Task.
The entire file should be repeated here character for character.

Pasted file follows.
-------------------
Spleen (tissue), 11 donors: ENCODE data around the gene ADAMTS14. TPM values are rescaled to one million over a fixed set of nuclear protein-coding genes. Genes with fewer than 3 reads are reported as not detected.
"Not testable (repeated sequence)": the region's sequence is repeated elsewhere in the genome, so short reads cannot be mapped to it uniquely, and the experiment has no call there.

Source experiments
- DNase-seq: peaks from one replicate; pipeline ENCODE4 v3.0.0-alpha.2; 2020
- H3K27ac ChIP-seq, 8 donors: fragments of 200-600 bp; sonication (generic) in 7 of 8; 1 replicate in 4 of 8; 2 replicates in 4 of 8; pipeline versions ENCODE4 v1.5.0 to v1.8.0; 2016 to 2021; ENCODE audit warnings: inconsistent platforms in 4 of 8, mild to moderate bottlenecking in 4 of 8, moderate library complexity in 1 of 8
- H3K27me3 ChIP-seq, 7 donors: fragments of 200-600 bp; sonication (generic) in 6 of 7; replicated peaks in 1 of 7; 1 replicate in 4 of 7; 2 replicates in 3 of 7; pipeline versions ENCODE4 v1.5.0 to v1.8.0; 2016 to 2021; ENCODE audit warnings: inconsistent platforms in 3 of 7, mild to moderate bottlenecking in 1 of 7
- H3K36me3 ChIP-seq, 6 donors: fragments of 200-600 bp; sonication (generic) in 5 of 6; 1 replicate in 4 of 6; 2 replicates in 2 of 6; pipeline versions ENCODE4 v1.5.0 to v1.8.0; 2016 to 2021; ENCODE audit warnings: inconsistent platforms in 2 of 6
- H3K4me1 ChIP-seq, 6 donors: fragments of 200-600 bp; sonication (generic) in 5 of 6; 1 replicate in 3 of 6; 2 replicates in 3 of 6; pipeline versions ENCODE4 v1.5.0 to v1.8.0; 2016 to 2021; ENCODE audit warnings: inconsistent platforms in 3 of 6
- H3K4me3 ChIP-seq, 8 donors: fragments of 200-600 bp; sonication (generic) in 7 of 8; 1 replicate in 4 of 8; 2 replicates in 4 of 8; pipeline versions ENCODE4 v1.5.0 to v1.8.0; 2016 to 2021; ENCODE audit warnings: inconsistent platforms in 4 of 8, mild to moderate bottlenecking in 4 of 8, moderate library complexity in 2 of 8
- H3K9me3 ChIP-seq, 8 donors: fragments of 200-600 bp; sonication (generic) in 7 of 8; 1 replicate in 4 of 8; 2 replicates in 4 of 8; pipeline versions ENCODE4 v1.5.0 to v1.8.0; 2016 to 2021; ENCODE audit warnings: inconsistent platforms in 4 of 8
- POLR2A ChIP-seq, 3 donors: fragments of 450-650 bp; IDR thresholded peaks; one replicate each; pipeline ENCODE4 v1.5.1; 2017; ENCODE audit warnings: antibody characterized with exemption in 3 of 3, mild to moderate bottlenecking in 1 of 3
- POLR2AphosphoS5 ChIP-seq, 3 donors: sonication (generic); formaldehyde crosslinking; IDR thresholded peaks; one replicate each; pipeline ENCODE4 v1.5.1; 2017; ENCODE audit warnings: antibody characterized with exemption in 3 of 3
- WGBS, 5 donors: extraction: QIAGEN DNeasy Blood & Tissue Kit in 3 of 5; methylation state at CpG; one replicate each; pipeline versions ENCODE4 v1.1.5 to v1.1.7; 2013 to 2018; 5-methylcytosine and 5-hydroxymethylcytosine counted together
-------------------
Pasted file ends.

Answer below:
Spleen (tissue), 11 donors: ENCODE data around the gene ADAMTS14. TPM values are rescaled to one million over a fixed set of nuclear protein-coding genes. Genes with fewer than 3 reads are reported as not detected.
"Not testable (repeated sequence)": the region's sequence is repeated elsewhere in the genome, so short reads cannot be mapped to it uniquely, and the experiment has no call there.

Source experiments
- DNase-seq: peaks from one replicate; pipeline ENCODE4 v3.0.0-alpha.2; 2020
- H3K27ac ChIP-seq, 8 donors: fragments of 200-600 bp; sonication (generic) in 7 of 8; 1 replicate in 4 of 8; 2 replicates in 4 of 8; pipeline versions ENCODE4 v1.5.0 to v1.8.0; 2016 to 2021; ENCODE audit warnings: inconsistent platforms in 4 of 8, mild to moderate bottlenecking in 4 of 8, moderate library complexity in 1 of 8
- H3K27me3 ChIP-seq, 7 donors: fragments of 200-600 bp; sonication (generic) in 6 of 7; replicated peaks in 1 of 7; 1 replicate in 4 of 7; 2 replicates in 3 of 7; pipeline versions ENCODE4 v1.5.0 to v1.8.0; 2016 to 2021; ENCODE audit warnings: inconsistent platforms in 3 of 7, mild to moderate bottlenecking in 1 of 7
- H3K36me3 ChIP-seq, 6 donors: fragments of 200-600 bp; sonication (generic) in 5 of 6; 1 replicate in 4 of 6; 2 replicates in 2 of 6; pipeline versions ENCODE4 v1.5.0 to v1.8.0; 2016 to 2021; ENCODE audit warnings: inconsistent platforms in 2 of 6
- H3K4me1 ChIP-seq, 6 donors: fragments of 200-600 bp; sonication (generic) in 5 of 6; 1 replicate in 3 of 6; 2 replicates in 3 of 6; pipeline versions ENCODE4 v1.5.0 to v1.8.0; 2016 to 2021; ENCODE audit warnings: inconsistent platforms in 3 of 6
- H3K4me3 ChIP-seq, 8 donors: fragments of 200-600 bp; sonication (generic) in 7 of 8; 1 replicate in 4 of 8; 2 replicates in 4 of 8; pipeline versions ENCODE4 v1.5.0 to v1.8.0; 2016 to 2021; ENCODE audit warnings: inconsistent platforms in 4 of 8, mild to moderate bottlenecking in 4 of 8, moderate library complexity in 2 of 8
- H3K9me3 ChIP-seq, 8 donors: fragments of 200-600 bp; sonication (generic) in 7 of 8; 1 replicate in 4 of 8; 2 replicates in 4 of 8; pipeline versions ENCODE4 v1.5.0 to v1.8.0; 2016 to 2021; ENCODE audit warnings: inconsistent platforms in 4 of 8
- POLR2A ChIP-seq, 3 donors: fragments of 450-650 bp; IDR thresholded peaks; one replicate each; pipeline ENCODE4 v1.5.1; 2017; ENCODE audit warnings: antibody characterized with exemption in 3 of 3, mild to moderate bottlenecking in 1 of 3
- POLR2AphosphoS5 ChIP-seq, 3 donors: sonication (generic); formaldehyde crosslinking; IDR thresholded peaks; one replicate each; pipeline ENCODE4 v1.5.1; 2017; ENCODE audit warnings: antibody characterized with exemption in 3 of 3
- WGBS, 5 donors: extraction: QIAGEN DNeasy Blood & Tissue Kit in 3 of 5; methylation state at CpG; one replicate each; pipeline versions ENCODE4 v1.1.5 to v1.1.7; 2013 to 2018; 5-methylcytosine and 5-hydroxymethylcytosine counted together